Ukraine-Russia conflict presents a reality check for S'pore on her neighbour

Mar 02, 2022 | 🚀 Fathership
Russian President Vladimir Putin on Monday (Feb 21), referred to Ukraine as "a colony" in a hourlong televised address.

“Ukraine is not just a neighboring country for us. It is an inalienable part of our own history, culture and spiritual space,” he said, per Kremlin’s official translation. “Since time immemorial, the people living in the south-west of what has historically been Russian land have called themselves Russians.” Three days later on Feb 24, 2022, Putin began a full-scale attack on Ukraine.

Putin questions the historical formation of the modern Ukranian state

Putin believes that Ukrainians, Belarusians and Russians are one people, bound by shared history and culture. But he also is aware that they have become separate states recognised in international law and by Russian governments as well.

At the same time, he questions the historical formation of the modern Ukrainian state, which he says was the tragic product of decisions by former Russian leaders Vladimir Lenin, Josef Stalin and Nikita Khrushchev.

He also questions the sovereignty and distinctive nation-ness of Ukraine. While he promotes national identity in Russia, he denigrates the growing sense of nation-ness in Ukraine.





Parallels to Malaysia-Singapore history

In a post on Twitter, reporter Hazi Azmi implied that certain quarters in Malaysia may also hold the same viewpoint as Putin.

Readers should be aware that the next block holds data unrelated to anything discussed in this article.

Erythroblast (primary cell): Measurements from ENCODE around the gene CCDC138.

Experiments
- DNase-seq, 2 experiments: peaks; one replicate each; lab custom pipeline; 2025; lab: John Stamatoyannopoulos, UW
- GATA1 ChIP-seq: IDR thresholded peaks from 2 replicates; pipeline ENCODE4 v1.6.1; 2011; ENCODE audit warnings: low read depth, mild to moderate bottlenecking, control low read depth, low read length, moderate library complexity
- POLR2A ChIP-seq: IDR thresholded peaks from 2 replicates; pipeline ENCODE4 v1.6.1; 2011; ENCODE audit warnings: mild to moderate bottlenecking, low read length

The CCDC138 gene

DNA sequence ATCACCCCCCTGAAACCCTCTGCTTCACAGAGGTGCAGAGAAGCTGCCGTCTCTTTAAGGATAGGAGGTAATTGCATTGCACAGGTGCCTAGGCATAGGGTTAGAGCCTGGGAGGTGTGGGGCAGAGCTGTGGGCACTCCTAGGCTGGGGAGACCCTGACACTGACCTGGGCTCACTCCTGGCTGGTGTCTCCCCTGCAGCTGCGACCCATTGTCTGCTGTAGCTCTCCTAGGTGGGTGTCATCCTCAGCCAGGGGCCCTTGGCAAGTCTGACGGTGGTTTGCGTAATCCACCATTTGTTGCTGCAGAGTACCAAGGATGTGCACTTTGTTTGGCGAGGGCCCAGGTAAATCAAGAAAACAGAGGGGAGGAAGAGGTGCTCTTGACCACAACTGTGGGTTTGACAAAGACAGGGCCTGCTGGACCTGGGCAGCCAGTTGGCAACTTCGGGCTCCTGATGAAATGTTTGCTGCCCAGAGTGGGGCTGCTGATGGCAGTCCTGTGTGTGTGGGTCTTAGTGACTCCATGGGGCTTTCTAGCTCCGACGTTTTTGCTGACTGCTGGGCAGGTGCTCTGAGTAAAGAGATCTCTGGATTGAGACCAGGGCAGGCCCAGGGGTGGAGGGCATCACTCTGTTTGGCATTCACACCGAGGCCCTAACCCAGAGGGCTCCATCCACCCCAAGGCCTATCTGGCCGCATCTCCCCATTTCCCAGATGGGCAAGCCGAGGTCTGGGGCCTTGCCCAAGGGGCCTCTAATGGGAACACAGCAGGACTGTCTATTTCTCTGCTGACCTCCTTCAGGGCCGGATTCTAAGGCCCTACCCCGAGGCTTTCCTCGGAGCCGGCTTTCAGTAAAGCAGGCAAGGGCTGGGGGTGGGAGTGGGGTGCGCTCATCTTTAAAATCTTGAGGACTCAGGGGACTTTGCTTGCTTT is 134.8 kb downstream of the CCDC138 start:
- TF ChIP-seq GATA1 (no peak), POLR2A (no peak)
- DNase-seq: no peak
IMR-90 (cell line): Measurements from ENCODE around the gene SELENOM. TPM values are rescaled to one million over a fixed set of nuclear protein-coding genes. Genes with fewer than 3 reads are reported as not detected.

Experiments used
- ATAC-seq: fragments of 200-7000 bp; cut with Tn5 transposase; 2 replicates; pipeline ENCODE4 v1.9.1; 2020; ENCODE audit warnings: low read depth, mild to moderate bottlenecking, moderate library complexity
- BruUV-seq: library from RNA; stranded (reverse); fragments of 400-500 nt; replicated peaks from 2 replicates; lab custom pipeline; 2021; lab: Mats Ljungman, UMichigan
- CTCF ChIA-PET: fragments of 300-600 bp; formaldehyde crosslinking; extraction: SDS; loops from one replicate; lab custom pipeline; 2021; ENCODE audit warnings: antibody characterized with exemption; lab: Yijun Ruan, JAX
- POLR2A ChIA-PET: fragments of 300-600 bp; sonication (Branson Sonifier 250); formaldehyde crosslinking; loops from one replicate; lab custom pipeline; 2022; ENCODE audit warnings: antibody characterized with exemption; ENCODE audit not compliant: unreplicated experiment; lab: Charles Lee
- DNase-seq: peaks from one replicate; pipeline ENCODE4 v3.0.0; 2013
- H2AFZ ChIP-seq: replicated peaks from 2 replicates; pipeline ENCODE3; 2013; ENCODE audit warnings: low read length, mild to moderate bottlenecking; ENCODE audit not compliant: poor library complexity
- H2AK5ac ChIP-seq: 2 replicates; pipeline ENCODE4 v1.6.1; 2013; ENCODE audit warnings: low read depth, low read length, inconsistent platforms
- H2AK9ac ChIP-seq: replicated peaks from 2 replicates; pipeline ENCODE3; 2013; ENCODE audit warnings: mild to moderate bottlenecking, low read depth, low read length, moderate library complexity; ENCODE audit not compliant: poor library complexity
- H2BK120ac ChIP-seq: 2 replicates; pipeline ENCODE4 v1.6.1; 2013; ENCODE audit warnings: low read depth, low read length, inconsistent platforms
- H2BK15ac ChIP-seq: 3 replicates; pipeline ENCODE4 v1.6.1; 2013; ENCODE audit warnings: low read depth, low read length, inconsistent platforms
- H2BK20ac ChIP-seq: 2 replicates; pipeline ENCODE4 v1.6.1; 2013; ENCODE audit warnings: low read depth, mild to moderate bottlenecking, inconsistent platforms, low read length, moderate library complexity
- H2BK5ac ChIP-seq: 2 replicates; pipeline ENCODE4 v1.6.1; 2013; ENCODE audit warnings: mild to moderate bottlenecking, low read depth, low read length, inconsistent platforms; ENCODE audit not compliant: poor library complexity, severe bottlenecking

"There are Malays, who view that they have lost the island, not necessarily to the Republic of Singapore, but to the Chinese", he said.

Hadi is a Kuala Lumpur-based journalist for the South China Morning Post. As a disclaimer, Hadi reiterated that "there is no imminent plan" for Singapore-Malaysia conflict ala Ukraine-Russia, but that such thinking "could be exploited as Malaysia slides further to the right."

Malaysia's growing far right movement

Hadi's note about Malaysia sliding "further to the right" is not without basis.

The Pan-Malaysian Islamic Party (PAS), an Islamist and Malay nationalist political party, has seen an unprecendented rise in party memberships - with over 1 million members - and is credited with perpetuating far right idealogy of Malay-Muslim supremacy.

Putin believes that if Ukraine was to join NATO with the backing of European states, it would serve as a direct threat to the security of Russia.

Similarly, PAS leadership believes the security of Malay-Muslim supremacy would falter if ethnic minorities gained power, especially with the backing of "Western colonialists".


Pictured: This file photo shows a supporter of the Pan-Malaysia Islamic party (PAS) looking on during election nomination day in Pekan on 28 April, 2018. (Mohd Rasfan / AFP Photo)


PAS goal of Malay-Muslim supremacy is not only limited to Malaysia.